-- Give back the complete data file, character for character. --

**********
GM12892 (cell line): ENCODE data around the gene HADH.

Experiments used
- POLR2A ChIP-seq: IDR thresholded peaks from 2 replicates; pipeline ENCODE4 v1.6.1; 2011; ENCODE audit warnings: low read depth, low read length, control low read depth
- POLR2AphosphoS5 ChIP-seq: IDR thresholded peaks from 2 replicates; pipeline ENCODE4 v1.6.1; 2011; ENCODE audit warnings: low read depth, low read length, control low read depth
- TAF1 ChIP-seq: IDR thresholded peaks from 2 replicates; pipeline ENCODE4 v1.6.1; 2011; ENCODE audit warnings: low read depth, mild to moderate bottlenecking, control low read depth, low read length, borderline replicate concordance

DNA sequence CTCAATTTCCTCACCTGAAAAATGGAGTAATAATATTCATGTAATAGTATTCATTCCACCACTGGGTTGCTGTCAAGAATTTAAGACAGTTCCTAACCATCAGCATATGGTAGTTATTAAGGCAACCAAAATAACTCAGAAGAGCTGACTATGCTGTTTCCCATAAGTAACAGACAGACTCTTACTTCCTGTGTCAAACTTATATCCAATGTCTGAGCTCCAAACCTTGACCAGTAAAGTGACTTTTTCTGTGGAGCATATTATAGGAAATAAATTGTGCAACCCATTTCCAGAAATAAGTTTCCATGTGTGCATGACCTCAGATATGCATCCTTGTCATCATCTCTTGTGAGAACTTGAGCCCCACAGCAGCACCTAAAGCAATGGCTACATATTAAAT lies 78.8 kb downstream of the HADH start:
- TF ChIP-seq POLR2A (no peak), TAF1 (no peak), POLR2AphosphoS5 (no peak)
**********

GM12892 (cell line): ENCODE data around the gene HADH.

Experiments used
- POLR2A ChIP-seq: IDR thresholded peaks from 2 replicates; pipeline ENCODE4 v1.6.1; 2011; ENCODE audit warnings: low read depth, low read length, control low read depth
- POLR2AphosphoS5 ChIP-seq: IDR thresholded peaks from 2 replicates; pipeline ENCODE4 v1.6.1; 2011; ENCODE audit warnings: low read depth, low read length, control low read depth
- TAF1 ChIP-seq: IDR thresholded peaks from 2 replicates; pipeline ENCODE4 v1.6.1; 2011; ENCODE audit warnings: low read depth, mild to moderate bottlenecking, control low read depth, low read length, borderline replicate concordance

DNA sequence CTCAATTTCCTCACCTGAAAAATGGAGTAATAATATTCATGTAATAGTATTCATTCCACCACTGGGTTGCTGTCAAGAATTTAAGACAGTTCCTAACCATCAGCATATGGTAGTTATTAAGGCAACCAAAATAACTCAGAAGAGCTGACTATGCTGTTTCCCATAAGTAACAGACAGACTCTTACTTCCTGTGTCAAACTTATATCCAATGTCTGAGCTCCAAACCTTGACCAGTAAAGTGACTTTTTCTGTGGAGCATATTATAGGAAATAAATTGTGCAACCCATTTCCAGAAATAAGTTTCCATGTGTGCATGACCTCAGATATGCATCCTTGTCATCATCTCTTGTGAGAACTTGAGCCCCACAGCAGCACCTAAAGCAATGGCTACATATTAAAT lies 78.8 kb downstream of the HADH start:
- TF ChIP-seq POLR2A (no peak), TAF1 (no peak), POLR2AphosphoS5 (no peak)